Three days after the deadline for the labelling of transgenic foods, Australian health authorities have admitted that they have no way of checking that foods labelled GE-free do not actually contain genetically modified ingredients.

Since Friday, Australian retailers have had to inform consumers whether products on sale contain GM ingredients, but in several cases the date passed by before new protocols for checks on unlabelled GM products were developed.

This is certainly the case in Queensland, where Queensland Health environmental health manager, Sophie Dwyer, told the Courier Mail that a national framework will not be developed before the new year, saying: “We are still refining how we’re going to go about the audit process because the [food standards] code is still in transition.”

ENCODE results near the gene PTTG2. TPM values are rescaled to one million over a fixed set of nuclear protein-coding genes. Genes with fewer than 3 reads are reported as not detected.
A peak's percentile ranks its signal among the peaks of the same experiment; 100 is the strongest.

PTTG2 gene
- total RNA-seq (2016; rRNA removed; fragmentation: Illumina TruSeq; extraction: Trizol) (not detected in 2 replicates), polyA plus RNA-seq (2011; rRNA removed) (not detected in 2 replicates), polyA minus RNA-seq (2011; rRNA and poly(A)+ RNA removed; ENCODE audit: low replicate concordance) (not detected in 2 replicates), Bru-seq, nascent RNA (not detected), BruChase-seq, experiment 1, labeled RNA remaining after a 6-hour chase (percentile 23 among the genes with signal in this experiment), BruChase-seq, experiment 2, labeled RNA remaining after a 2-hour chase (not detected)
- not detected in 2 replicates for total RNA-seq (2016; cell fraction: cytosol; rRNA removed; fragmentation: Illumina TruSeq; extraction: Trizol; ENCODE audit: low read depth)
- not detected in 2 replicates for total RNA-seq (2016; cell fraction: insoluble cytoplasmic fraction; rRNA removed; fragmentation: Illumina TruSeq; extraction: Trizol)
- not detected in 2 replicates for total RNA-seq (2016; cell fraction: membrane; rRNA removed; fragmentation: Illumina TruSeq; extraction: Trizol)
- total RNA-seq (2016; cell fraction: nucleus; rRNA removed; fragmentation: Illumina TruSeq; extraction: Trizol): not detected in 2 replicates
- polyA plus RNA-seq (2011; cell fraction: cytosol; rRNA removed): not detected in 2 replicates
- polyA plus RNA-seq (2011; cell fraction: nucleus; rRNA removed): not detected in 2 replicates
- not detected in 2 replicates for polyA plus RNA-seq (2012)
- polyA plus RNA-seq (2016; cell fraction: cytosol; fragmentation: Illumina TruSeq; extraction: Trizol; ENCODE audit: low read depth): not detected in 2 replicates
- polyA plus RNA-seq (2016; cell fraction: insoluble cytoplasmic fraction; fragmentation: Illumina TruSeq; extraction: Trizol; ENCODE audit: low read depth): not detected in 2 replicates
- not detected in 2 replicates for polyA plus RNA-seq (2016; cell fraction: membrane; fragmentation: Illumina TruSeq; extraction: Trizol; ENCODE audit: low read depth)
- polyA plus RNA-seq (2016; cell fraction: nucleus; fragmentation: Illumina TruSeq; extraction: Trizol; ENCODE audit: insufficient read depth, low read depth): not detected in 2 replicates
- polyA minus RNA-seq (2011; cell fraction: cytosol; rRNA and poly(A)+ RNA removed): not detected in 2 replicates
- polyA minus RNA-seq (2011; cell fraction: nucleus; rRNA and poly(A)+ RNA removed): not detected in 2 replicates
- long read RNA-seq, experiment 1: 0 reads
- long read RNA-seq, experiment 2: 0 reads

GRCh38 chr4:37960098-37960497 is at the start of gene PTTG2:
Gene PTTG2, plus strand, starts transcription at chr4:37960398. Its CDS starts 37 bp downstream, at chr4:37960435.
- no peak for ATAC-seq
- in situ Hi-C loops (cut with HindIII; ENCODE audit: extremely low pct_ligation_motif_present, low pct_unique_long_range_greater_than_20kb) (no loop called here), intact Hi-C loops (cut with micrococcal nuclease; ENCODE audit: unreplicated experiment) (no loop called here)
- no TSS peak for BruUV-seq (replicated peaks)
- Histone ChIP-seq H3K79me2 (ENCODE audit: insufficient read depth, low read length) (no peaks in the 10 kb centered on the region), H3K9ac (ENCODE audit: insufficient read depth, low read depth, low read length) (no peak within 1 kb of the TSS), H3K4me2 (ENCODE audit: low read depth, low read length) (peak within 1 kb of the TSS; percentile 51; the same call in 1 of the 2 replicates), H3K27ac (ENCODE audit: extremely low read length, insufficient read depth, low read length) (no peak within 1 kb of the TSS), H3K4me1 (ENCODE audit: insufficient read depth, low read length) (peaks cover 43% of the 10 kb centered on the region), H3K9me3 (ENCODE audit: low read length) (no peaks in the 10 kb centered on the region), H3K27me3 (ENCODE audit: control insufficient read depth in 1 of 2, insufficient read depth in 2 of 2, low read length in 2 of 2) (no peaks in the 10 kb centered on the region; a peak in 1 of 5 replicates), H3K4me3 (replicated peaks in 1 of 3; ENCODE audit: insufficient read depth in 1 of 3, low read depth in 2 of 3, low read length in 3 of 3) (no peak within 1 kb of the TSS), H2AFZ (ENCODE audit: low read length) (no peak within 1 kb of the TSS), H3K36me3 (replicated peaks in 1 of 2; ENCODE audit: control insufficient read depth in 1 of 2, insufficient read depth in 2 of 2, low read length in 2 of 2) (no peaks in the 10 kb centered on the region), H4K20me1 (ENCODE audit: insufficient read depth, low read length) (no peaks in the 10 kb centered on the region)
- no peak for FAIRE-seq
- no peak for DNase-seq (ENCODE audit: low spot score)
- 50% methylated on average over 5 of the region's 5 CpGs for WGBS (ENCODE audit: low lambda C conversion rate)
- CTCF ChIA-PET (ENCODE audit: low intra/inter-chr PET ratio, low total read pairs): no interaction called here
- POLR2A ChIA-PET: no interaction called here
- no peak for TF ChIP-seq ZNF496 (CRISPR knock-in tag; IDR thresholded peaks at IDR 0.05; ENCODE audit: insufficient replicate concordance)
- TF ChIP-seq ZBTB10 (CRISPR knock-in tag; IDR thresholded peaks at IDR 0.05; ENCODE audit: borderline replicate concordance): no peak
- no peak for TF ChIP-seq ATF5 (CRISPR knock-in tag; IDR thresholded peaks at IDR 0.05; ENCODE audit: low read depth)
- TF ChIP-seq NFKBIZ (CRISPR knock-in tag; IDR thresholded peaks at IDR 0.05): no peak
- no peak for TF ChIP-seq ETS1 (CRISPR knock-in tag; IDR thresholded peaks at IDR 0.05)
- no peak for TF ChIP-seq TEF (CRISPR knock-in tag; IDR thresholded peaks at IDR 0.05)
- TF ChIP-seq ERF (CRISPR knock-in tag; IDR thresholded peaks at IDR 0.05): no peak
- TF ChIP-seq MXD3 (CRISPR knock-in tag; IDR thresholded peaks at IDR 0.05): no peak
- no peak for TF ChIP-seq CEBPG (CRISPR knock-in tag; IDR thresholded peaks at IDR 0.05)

Mitchell Hooke, CEO of the Australian Food and Grocery Council, also told the paper that the current methods of testing for GM ingredients are “hopelessly inadequate” and prohibitively expensive: “We’re talking big bucks, and even then you can get what you call ‘false positives’.”

Rebecca Smith, food policy officer for the Australian Consumers’ Association, added that the government would have to move fast if it wants to avoid consumers losing confidence: “If it’s not enforced, it will come back to haunt the regulator,” she said.